March 3, 2020

The Future Needs Science. The U.S. Elections Need You.

Posted by Caitlin Bergstrom

AGU is launching the Science Votes the Future campaign to get candidates speaking about science and to get scientists to the polls.


With the 2020 U.S. election season well underway—not just for the president but for many other national, state, and local elections—we haven’t heard enough about the essential role that science plays in our society. Scientific research is a critical part of understanding how climate change will affect our lives, addressing and preparing for natural hazards like hurricanes and earthquakes, and of supporting our economy—science, technology, engineering, and math (STEM) skills are needed for 67% of jobs in the United States today.


With the crucial role that science plays in society, scientists should be speaking up during elections to make sure these issues are covered by the candidates and that their colleagues and anybody who cares about science are voting. Yet in 2018, only 34% of STEM students voted, lower than the voting rate for students of any other academic field.


To increase the representation of scientists at the polls and provide ways for scientists to speak up for science, AGU is launching the Science Votes the Future campaign. The campaign features tools to get your fellow scientists to polls and a 2020 Voter Pledge. We will make it easy to share scientific information with people running for office in your district, from talking points on key science issues to ideas for ways to engage with the candidates and your community.  Science Votes the Future aims to help scientists engage in the election process, highlighting the need for candidates at all levels to include science as part of their platform.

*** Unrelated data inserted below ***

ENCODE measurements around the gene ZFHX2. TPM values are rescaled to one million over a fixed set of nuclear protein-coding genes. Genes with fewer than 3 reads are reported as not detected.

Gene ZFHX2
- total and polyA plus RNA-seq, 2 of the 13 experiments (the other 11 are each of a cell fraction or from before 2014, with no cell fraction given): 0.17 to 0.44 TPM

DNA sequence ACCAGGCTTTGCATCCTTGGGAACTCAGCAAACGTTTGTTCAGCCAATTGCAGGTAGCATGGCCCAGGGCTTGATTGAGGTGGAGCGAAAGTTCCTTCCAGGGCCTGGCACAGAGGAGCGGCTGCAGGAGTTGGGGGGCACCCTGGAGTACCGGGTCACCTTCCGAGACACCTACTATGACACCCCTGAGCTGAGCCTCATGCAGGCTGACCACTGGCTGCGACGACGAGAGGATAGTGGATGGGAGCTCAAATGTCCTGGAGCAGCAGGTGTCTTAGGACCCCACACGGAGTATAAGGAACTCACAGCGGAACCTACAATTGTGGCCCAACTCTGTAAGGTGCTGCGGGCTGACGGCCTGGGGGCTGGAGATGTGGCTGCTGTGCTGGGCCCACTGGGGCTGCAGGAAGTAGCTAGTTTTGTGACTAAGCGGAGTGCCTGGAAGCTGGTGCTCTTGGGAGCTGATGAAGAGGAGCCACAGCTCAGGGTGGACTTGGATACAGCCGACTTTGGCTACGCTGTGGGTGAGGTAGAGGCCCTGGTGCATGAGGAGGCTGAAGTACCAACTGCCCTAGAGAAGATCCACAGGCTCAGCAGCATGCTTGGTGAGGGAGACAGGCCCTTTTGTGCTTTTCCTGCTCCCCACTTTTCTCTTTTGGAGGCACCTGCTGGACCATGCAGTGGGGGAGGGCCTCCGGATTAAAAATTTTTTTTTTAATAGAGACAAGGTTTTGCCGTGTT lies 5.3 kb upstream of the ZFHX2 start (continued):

In March, we want to get scientists to the polls. Sign up and share our 2020 Voter Pledge to receive reminders about your state primaries. If you want to get more involved, we have information to get to your candidates about climate change, health, natural hazards, STEM education, and other science topics. In the months to come, we’ll highlight how to volunteer with a campaign, attend district events, and get out the vote.


With this effort, AGU aims to increase the percentage of scientists and STEM students who vote in the 2020 elections. We hope to see a greater number of scientists engage with candidates and elected officials and to hear more candidates discuss the value and importance of science.


AGU would also like to hear from any of you who are inspired by Science Votes the Future to act—whether that is voting, engaging with candidates, or encouraging your colleagues.  Ultimately, we hope that this is just the beginning of a greater voice for scientists in the election process.